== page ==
What do you do when you stop being the world's best player? Diego Maradona still hasn't come up with a satisfactory answer, as Martin Gambarotta reports
Of all the visits Diego Maradona received while ailing with a faulty heart in a private clinic in Buenos Aires, one stood out for its symbolism and could well have a place in local football lore in the future. The visit lasted 15 minutes. Enough time for an 18-year-old boy by the name of Javier Saviola to drop his national team shirt at the feet of Diego’s hospital bed. Saviola, River Plate’s new sensation, had just ended the season as the league’s top scorer. Only one other player had accomplished a similar feat when he was younger: Diego Maradona.
Maradona, who throughout the year had poured praise on Saviola (who, in truth, is more Argentina’s answer to Romario than a new Diego), appreciated the gesture. The next day, when he popped his head out of the clinic window to wave to his fans, he was wearing Saviola’s shirt. It was a sign of the state Argentina’s football is in: the former king was wearing the shirt of his heir apparent. For since Maradona’s retirement, fans have done little else but wait for someone to replace him.
In fact, before he was rushed to hospital in Punta del Este, Uruguay, with an irregular heart beat, reportedly after a cocaine overdose, little attention was paid to Maradona, except to place more honours on the shoulders of what looked like a broken man. Before the end of the year Maradona had made a public appearance to be declared sportsman of the century by Argentina’s leading newspaper. His face was puffy, and when he took the stage to accept the award he was literally crying out for help.
One reporter who interviewed Maradona only days before he was rushed to hospital said that Diego broke into a sweat only seconds after stepping out of the pool. In the interview, Maradona complained that Argentina’s footballing world had forgotten about him. He was a legend, yes, but he was of no use now. “I am not allowed to train a team, I am banned in Argentina,” he told the sports daily Olé.
Once in hospital, overcoming what doctors described as a brush with death, things rapidly changed. Football Association head Julio Grondona diplomatically declared that if Maradona kicked his cocaine habit he would be invited to train Argentina’s youth teams. Former President Carlos Menem, on holiday in Punta del Este, was one of the first to visit. He had his reasons. The night Menem’s Peronists were walloped at the polls the president, who was not seeking re-election, had Diego over at the presidential palace for pizza and champagne. The new president, Fernando de la Rúa, who won the election boasting that “they say I’m boring”, was reported to have little interest in being associated with the flamboyant style of either Menem or Maradona.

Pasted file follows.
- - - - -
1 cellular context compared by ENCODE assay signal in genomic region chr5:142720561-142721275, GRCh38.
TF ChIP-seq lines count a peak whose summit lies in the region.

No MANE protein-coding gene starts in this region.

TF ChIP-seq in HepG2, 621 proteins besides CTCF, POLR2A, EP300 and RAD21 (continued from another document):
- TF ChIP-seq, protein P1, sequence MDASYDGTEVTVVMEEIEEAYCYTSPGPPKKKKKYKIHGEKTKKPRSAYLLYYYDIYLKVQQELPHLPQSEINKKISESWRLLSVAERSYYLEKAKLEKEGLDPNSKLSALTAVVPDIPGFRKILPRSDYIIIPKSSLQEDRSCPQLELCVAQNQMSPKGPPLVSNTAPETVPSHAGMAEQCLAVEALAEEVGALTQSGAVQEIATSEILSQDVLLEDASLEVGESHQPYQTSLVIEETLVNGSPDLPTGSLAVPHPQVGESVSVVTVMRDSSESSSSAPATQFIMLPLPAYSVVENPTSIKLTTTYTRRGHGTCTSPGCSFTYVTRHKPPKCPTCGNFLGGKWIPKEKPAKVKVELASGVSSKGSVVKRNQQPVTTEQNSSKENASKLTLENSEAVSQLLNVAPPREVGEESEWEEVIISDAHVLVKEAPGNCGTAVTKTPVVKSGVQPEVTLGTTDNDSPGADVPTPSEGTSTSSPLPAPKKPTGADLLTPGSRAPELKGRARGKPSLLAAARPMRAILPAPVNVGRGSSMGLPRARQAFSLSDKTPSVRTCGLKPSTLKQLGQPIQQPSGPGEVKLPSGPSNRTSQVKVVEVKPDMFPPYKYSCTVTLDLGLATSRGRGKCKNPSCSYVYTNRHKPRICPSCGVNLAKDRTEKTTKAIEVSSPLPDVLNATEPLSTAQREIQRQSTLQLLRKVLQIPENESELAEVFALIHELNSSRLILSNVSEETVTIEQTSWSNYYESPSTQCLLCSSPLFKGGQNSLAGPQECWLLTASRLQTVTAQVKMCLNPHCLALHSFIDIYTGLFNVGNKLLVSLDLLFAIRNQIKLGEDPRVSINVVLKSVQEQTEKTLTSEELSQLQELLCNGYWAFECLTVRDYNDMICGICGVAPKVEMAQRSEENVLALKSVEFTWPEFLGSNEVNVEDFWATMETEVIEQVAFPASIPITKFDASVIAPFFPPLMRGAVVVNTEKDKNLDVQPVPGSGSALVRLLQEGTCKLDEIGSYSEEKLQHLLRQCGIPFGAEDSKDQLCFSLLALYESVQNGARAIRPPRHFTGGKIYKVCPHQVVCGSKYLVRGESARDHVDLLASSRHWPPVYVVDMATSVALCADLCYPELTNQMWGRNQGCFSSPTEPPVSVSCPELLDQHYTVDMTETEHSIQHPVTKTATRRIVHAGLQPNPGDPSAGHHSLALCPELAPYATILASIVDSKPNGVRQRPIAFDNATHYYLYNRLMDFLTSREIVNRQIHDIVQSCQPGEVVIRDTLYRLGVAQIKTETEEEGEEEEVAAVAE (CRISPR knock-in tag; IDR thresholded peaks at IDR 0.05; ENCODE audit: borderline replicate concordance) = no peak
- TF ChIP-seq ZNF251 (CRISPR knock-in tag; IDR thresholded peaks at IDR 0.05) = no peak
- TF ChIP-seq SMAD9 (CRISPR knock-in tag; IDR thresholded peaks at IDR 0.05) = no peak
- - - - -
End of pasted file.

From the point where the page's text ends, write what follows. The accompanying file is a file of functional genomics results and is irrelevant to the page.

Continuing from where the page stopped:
The lack of attention was eating at Diego’s heart. “Maradona is addicted to success,” wrote acclaimed Uruguayan author Eduardo Galeano. And to money, it could be added. At three in the morning, in the inner gardens of the clinic in Buenos Aires where Maradona was meant to be under strict surveillance, he faced the cameras for the first time since his seizure.
Fox Sports America, a Latin American cable channel, reportedly paid $60,000 for the interview. Even before Maradona’s manager Guillermo Coppola sold the story there had been speculation that Diego’s bank account was not in great shape. The rumours included talk that Maradona, out of work and spending heavily on drugs, food and booze, was already biting into the small fortune he had set aside for his daughters, Dalma and Giannina. One magazine estimated that by the time Maradona landed in Cuba to treat his drug problem, he had managed to make $600,000 out of the story of his sickness.
The public and the press laid most of the blame for the mess their hero was in on his inner circle, headed by Coppola, a silver-haired former bank clerk in his fifties. Few spoke in public about Diego’s entourage. But one of Maradona’s nephews broke the silence: “Diego is crazy and all his entourage does is ask for money and sell him drugs,” he said. Doctors at the respectable private clinic were close to a nervous breakdown. “Those who come to the clinic should not he shouting ‘come on Diego’, they should be screaming ‘damned cocaine!’” the clinic’s director declared.
And so the De la Rúa administration went into action and Maradona’s plight, which for at least a year had been relegated to the back pages of glossy magazines, turned into a state affair once again. The government pasted “Damned cocaine” posters all over Buenos Aires. The move came on the same day De la Rúa met Maradona’s daughters. In less than a day the government provided new passports so that the girls could join dad Diego and mum Claudia in Cuba. A picture of the new president talking to Dalma and Giannina was released to the press.
In Havana, with the eyes of the nation once again monitoring his every move, Maradona declared he dreamt of only one visit: that of national team coach Marcelo Bielsa.
From WSC 157 March 2000. What was happening this month